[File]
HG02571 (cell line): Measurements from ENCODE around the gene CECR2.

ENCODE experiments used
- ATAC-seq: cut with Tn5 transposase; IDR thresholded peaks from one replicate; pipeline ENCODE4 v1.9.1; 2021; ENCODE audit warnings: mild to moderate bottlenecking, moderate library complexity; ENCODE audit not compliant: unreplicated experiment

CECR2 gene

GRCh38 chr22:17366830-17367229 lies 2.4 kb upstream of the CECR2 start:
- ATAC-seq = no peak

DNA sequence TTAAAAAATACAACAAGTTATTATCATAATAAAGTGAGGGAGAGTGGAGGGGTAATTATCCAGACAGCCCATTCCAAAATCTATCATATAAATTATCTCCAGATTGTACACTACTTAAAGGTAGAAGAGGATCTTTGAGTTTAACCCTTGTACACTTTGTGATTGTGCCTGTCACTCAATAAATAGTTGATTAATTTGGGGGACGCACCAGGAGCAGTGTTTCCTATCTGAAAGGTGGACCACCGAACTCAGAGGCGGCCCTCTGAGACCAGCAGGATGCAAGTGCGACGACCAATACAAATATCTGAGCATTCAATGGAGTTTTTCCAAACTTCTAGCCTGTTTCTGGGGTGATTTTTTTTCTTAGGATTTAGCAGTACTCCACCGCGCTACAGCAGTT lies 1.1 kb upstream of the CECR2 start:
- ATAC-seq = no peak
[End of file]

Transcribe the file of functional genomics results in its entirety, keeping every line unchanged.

HG02571 (cell line): Measurements from ENCODE around the gene CECR2.

ENCODE experiments used
- ATAC-seq: cut with Tn5 transposase; IDR thresholded peaks from one replicate; pipeline ENCODE4 v1.9.1; 2021; ENCODE audit warnings: mild to moderate bottlenecking, moderate library complexity; ENCODE audit not compliant: unreplicated experiment

CECR2 gene

GRCh38 chr22:17366830-17367229 lies 2.4 kb upstream of the CECR2 start:
- ATAC-seq = no peak

DNA sequence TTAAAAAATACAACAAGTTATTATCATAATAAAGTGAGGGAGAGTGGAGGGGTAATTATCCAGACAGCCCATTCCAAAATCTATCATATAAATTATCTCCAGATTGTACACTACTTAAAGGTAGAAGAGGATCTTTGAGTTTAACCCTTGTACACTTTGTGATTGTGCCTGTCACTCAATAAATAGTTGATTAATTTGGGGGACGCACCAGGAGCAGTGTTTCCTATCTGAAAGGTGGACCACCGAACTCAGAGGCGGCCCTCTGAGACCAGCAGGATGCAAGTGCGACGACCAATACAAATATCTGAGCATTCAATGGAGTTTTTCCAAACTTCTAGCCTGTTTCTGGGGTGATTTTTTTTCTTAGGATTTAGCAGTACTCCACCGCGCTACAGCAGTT lies 1.1 kb upstream of the CECR2 start:
- ATAC-seq = no peak